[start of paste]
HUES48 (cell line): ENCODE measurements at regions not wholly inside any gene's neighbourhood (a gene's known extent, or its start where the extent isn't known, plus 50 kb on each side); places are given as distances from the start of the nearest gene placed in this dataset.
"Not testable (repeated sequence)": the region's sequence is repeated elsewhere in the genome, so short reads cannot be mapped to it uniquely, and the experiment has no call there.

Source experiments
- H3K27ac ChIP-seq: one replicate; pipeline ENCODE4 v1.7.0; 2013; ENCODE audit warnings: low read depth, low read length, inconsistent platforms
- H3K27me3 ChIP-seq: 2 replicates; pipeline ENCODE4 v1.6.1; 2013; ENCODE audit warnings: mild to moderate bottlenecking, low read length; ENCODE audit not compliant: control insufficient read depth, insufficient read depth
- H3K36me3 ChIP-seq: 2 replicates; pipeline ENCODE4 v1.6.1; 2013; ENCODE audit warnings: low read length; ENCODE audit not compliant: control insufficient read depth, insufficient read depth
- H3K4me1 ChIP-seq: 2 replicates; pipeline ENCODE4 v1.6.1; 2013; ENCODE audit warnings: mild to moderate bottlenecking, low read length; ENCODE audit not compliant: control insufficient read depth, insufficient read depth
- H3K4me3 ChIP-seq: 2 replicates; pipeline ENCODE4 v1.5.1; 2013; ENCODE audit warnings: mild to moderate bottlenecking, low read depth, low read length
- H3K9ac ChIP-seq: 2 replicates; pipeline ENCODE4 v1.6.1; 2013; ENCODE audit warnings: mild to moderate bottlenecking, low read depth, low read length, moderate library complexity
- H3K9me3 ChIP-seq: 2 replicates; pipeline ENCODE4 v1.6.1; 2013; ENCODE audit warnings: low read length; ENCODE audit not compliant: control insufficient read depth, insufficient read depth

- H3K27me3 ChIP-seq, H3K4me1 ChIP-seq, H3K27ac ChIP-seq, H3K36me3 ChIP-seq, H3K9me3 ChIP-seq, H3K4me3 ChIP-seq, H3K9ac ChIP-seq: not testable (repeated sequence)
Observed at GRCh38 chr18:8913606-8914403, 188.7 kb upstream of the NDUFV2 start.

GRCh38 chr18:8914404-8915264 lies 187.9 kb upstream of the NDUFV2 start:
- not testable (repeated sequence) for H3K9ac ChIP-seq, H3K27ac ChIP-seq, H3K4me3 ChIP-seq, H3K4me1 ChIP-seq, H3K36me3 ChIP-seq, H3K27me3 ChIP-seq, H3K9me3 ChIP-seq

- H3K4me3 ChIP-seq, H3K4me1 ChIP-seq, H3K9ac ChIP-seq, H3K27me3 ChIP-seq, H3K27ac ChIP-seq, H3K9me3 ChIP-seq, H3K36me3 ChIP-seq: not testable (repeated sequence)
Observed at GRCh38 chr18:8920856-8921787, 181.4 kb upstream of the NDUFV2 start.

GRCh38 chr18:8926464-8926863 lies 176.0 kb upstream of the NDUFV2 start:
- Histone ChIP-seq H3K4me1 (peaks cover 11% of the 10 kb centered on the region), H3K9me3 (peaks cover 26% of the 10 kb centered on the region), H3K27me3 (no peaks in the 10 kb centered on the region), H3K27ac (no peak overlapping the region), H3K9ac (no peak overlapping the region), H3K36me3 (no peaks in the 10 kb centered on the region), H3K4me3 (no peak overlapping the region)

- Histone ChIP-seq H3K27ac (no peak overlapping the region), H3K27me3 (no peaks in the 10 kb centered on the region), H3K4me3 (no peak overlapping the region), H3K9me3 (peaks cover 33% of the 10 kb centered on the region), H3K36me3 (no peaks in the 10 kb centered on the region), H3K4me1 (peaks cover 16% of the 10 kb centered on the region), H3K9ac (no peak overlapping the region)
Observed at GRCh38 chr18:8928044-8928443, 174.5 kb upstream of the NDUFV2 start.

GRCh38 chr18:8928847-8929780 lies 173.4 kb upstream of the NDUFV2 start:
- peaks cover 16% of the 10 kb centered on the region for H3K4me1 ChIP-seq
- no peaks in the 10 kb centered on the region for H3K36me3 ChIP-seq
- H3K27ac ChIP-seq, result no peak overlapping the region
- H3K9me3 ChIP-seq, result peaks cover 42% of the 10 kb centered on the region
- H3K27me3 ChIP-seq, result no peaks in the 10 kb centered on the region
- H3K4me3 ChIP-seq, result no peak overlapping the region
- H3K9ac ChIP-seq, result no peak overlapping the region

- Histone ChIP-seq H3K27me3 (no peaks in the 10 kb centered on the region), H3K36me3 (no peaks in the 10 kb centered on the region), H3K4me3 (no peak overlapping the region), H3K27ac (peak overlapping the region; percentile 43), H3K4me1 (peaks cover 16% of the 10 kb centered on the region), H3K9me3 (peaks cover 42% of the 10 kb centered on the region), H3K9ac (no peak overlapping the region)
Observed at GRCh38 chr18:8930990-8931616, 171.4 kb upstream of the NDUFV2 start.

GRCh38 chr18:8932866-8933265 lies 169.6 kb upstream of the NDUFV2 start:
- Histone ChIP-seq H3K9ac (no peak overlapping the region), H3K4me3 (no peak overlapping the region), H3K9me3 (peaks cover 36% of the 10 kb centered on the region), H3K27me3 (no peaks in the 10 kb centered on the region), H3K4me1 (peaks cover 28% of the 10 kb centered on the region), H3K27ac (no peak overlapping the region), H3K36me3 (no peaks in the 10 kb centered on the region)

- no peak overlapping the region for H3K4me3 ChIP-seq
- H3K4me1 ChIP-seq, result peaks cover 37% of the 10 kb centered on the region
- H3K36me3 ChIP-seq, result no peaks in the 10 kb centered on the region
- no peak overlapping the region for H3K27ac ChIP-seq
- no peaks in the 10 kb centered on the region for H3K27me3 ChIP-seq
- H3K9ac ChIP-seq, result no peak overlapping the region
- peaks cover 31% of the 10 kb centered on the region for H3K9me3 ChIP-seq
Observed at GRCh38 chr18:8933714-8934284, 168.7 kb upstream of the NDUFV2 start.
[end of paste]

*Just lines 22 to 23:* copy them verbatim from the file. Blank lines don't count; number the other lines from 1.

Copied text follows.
- peaks cover 16% of the 10 kb centered on the region for H3K4me1 ChIP-seq
- no peaks in the 10 kb centered on the region for H3K36me3 ChIP-seq